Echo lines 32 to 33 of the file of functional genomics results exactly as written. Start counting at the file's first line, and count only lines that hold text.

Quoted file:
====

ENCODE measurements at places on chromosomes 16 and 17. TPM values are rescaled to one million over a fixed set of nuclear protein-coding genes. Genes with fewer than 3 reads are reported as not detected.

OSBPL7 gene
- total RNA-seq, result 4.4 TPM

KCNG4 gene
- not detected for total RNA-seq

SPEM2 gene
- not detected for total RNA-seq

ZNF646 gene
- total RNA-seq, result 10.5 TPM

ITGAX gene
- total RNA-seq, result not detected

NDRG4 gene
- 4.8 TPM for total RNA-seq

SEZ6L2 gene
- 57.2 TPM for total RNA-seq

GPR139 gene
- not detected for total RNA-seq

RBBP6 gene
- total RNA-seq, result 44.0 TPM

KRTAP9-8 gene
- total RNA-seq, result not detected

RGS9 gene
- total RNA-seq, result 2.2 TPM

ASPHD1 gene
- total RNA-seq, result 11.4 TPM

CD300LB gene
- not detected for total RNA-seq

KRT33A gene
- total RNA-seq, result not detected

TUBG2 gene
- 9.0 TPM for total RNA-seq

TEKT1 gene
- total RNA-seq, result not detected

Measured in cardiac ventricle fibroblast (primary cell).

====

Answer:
TEKT1 gene
- total RNA-seq, result not detected